For 18 years as an undercover agent for the CIA, Valerie Plame Wilson kept her occupation and her identity a secret, even to her own friends and family, to avoid compromising her work as a spy.
When she was exposed two years ago, it led to a federal investigation and raised questions about what would motivate such a betrayal. Would someone in the government go that far, leak her name to the press, in retaliation for her husband's public criticism of the war in Iraq?
The special prosecutor in the case, Patrick Fitzgerald, did not answer that question on Friday when he charged the vice president's Chief of Staff Lewis Libby with lying to the investigators who were trying to find out how it could have happened.
But 60 Minutes wanted to know how serious was the damage done by the leak.
The woman at the center isn't talking. But 60 Minutes Correspondent Ed Bradley did hear from her husband, her friends and fellow agents who knew her work, and helped us understand what happens when an agent for the CIA is exposed.
"It's a spy agency. And you don't expose people working for a spy agency. And no one knew that she was working for a spy agency until she was exposed," says Jim Marcinkowski, a deputy city attorney in Royal Oak, Mich. In the late 1980's, he was a covert CIA agent spying in Central America. Like all recruits, he was sent to the agency's top-secret training facility in Virginia known simply as "the farm."
That's where he first met a 22-year-old graduate of Penn State University named Valerie. Marcinkowski says he knew her simply as Val P., since recruits went by the initial of their last name. And he says she was a natural.
"Did all of you have firearms training?" Bradley asked. "Yes," he replied.
Marcinkowski says she was good. "Some people had never fired weapons before, and some of us had. And it's always interesting when someone that has never fired a weapon kind of beats everybody else that did."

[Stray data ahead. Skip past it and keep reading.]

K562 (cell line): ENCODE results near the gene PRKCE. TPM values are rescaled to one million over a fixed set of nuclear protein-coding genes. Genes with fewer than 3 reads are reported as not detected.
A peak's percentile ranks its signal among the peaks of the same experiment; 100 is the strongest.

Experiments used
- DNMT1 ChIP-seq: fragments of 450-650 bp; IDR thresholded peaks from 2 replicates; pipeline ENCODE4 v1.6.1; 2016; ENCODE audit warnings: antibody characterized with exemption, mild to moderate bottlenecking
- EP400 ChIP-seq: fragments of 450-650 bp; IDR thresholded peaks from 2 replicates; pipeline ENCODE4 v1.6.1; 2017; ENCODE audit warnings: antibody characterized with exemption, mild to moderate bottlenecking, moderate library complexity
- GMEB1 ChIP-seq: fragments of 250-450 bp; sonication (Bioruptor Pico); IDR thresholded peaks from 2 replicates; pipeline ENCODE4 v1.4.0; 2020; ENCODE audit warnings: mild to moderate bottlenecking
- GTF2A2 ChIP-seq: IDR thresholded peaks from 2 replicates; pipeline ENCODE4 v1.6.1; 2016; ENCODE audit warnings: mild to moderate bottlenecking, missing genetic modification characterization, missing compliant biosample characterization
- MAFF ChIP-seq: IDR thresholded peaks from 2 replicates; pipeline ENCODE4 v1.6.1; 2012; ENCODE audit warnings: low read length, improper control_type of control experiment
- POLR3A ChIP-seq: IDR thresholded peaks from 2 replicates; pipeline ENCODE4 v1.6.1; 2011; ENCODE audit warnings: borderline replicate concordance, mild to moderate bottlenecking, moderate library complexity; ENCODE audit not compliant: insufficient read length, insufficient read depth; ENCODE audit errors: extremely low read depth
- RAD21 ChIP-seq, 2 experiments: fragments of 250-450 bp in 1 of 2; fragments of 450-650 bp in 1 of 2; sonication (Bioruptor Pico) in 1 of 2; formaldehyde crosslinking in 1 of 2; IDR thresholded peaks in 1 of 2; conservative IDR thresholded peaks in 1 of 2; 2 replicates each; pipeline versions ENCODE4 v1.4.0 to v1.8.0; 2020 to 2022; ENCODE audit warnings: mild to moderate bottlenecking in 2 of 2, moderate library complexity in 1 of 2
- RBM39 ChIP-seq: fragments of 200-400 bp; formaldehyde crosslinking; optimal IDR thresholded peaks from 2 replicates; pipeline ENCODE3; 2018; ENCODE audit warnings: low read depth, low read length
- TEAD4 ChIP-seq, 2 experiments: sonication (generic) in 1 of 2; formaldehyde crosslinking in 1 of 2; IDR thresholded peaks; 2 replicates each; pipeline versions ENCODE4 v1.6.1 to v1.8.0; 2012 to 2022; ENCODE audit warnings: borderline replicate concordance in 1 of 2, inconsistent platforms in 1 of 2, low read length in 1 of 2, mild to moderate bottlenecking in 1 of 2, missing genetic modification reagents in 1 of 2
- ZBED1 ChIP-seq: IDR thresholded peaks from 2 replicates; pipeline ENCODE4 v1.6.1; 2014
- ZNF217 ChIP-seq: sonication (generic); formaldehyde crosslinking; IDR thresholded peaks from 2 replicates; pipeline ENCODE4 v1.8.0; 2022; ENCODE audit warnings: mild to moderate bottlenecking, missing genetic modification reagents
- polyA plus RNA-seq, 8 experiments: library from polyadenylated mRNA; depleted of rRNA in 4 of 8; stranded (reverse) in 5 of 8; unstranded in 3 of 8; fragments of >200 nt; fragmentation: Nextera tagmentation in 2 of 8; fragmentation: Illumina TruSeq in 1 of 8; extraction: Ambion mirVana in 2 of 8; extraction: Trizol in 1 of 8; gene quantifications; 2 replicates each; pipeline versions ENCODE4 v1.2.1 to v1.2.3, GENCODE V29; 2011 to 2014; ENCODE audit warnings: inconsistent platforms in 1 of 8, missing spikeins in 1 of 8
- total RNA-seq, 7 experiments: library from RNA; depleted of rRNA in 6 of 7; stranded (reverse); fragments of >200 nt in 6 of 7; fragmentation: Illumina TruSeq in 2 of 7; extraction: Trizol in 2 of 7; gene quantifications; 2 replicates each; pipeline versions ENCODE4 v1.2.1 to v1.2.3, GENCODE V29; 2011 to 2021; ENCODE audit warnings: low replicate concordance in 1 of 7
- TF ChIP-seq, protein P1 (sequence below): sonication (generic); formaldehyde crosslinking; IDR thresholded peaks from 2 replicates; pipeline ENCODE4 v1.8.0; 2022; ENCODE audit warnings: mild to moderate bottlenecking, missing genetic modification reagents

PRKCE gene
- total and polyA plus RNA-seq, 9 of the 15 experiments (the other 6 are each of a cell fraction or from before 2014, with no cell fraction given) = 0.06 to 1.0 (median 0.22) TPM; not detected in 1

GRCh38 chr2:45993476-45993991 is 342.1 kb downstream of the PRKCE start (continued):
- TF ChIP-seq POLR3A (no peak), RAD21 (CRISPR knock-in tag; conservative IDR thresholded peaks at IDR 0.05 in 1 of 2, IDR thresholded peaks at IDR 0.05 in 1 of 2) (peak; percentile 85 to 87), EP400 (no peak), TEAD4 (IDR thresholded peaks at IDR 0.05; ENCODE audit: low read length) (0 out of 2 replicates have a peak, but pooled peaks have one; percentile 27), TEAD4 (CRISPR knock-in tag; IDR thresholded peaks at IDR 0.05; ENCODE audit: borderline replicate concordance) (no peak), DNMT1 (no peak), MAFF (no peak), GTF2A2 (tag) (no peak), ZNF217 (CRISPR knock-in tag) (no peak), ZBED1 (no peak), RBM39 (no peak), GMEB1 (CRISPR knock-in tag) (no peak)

He says the three dozen members of his CIA class were a close-knit group that continued to see each other at class reunions.
Two years ago, when columnist Robert Novak put the name "Valerie Plame" into the public debate over the war in Iraq, Marcinkowski says it took him a few weeks to determine that it was "Val P." who had been compromised. "I found that particularly outrageous. It became very personal."
Marcinkowski was so angry, he went public, something former CIA agents rarely do, blaming the White House, even though nobody has been charged with the actual leak.
"We kept that trust in protecting her identity. So we held a particular trust for 18 years and never gave each other up. And when the White House did that, it was particularly outrageous, because if I have to keep those secrets, they should be held to that same kind of standard," he explains.
As the investigation into who leaked her name got underway in Washington, more details about Valerie Plame's life emerged. She spent her early years in the CIA in Europe, where she received advanced degrees from the London School of Economics and the College of Europe, in Bruges, Belgium.
In recent years, she told people she worked at an energy consulting firm called "Brewster-Jennings & Associates."
Robert Novak, the columnist who first printed her name, revealed that, too. "And she listed herself as an employee of Brewster-Jennings & Associates. There is no such firm, I'm convinced," Novak said on CNN.
He was right. Even though the business directory Dun & Bradstreet had a listing for the firm in a Boston office building, Brewster-Jennings & Associates was a CIA fiction, created to provide cover for agents like Valerie Plame.
The problem, says Marcinkowski, is that exposing Brewster-Jennings could lead foreign intelligence agencies to other spies. "There is a possibility that there were other agents that would use that same kind of a cover. So they may have been using Brewster-Jennings just like her."